After today, I should have a list of some good inexpensive wines available in Beijing. I’m spending most of it at Maison Boulud, helping with the Grape Wall Challenge, an annual wine tasting organized by contributors to sibling blog Grape Wall of China.
The idea is to let Chinese consumers participate as wine judges, both to provide insights into their preferences and to give them confidence in tasting, since many people are intimidated by wine. Like most wine sold in China, all of the bottles in the challenge retail for less than RMB100. They are tasted blind, with the labels only revealed afterwards, and the judges only have four scoring options: “I love it,” “I like it,” “I don’t like it”, and “I hate it”.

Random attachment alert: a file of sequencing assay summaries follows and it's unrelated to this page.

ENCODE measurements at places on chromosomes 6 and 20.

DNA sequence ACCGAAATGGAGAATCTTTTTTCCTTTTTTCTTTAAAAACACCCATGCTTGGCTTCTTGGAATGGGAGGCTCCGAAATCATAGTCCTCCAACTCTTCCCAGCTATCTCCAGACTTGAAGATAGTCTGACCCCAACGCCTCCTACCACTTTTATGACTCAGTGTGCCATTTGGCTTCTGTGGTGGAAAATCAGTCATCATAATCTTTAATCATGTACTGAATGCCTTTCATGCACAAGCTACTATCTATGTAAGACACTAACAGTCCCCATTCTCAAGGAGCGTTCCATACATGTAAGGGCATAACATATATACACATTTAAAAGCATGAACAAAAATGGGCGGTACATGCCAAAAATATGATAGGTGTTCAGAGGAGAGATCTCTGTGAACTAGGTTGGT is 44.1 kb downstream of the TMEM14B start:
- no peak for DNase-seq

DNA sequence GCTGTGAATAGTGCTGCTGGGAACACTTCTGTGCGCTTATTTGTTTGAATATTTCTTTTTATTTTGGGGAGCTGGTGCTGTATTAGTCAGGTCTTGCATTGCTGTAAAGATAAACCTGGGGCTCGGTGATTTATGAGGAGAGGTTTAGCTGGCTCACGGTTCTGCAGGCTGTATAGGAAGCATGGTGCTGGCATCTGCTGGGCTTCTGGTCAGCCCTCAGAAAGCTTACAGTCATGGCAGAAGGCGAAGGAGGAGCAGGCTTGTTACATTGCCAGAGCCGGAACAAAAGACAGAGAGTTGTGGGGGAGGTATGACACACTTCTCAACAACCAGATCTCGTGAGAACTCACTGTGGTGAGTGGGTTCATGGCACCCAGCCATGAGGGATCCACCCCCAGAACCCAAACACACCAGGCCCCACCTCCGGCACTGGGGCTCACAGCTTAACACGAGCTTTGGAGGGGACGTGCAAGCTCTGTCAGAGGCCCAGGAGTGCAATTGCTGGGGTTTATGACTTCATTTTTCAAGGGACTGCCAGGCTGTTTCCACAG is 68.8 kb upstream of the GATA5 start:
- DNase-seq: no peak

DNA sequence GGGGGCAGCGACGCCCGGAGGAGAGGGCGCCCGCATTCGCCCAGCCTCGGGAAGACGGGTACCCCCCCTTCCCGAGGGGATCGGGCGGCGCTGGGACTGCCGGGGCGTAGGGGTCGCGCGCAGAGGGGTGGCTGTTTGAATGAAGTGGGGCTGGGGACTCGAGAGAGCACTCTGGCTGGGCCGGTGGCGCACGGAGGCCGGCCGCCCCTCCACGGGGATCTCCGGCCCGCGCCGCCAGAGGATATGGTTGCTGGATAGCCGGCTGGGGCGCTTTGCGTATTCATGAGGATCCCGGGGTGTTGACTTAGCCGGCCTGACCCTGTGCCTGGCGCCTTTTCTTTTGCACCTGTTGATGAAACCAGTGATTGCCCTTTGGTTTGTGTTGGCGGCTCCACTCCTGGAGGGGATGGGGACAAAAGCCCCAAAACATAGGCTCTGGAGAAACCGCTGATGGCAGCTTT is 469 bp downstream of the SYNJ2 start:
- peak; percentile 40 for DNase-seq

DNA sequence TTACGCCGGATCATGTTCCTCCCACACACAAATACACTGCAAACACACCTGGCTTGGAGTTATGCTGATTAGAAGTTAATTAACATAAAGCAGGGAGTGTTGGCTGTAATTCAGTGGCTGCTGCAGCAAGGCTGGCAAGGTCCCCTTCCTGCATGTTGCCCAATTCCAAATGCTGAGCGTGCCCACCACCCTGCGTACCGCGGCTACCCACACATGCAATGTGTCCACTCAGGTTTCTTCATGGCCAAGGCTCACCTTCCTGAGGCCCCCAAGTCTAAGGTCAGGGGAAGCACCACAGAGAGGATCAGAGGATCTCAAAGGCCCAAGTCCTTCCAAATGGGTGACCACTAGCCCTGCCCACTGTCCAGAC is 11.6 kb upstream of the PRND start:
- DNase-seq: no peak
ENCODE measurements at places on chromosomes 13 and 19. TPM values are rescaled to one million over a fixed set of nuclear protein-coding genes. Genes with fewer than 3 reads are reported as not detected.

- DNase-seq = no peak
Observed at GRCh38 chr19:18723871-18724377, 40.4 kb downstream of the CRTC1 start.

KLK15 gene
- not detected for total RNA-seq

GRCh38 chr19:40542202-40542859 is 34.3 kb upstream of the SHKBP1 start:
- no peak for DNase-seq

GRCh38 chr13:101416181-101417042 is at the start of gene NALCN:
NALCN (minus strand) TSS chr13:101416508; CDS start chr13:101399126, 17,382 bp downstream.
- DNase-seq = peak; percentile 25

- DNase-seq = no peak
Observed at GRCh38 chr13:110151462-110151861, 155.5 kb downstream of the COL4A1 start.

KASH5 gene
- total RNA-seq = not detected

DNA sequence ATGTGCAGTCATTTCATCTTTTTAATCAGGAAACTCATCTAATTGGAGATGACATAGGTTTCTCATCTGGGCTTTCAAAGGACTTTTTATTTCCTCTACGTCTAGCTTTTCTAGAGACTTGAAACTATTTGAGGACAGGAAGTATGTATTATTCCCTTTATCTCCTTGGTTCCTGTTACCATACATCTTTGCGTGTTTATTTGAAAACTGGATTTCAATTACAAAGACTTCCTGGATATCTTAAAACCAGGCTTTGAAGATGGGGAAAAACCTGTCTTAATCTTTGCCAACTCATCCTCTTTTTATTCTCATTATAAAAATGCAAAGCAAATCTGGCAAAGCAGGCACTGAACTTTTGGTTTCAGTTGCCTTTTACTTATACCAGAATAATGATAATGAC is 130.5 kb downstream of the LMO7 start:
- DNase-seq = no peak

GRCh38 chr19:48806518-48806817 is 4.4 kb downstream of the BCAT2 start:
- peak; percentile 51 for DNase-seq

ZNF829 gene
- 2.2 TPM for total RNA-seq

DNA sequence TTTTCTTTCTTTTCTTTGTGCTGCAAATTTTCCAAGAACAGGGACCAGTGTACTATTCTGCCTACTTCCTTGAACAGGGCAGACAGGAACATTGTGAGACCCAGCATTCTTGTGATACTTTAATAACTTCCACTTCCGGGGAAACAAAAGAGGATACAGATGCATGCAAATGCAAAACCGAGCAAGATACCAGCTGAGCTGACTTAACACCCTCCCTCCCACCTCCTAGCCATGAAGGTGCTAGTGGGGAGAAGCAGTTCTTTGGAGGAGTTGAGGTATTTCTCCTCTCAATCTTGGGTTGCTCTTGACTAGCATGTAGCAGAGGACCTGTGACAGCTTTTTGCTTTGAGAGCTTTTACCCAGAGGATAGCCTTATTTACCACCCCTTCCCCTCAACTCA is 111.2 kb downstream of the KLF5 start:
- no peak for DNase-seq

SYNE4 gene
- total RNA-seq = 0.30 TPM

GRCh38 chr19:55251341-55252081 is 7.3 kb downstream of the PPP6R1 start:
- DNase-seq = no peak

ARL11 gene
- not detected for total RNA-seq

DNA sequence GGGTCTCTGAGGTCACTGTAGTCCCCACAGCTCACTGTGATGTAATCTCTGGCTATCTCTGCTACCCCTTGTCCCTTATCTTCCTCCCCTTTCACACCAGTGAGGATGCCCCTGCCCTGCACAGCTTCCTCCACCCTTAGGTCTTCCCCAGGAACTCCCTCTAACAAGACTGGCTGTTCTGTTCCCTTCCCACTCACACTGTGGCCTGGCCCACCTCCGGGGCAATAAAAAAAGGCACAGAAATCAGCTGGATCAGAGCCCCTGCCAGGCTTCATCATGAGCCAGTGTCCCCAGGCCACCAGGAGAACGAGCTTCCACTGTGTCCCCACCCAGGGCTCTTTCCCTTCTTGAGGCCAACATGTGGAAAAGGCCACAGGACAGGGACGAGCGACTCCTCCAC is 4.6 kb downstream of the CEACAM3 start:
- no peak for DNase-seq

This year, the challenge has 39 wines, including 21 red wines and 18 white wines, and they come from the biggest distributors to smaller operations: ASC, Aussino, CMP (Chateau Medoc Paris), DT Asia, East Meets West, Enoteca, French Wine Paradox, Globus, Links, Sea & Sun, Summergate, Top Cellar, and Torres. The wines are from seven countries, including Argentina, Australia, Chile, France, Italy, South Africa, and Spain, and cover nearly 20 kinds of grapes, from Merlot to Malbec, Chardonnay to Viognier, Chenin Blanc to Tempranillo.
I’ll soon have details on which wines the judges liked and where you can get them.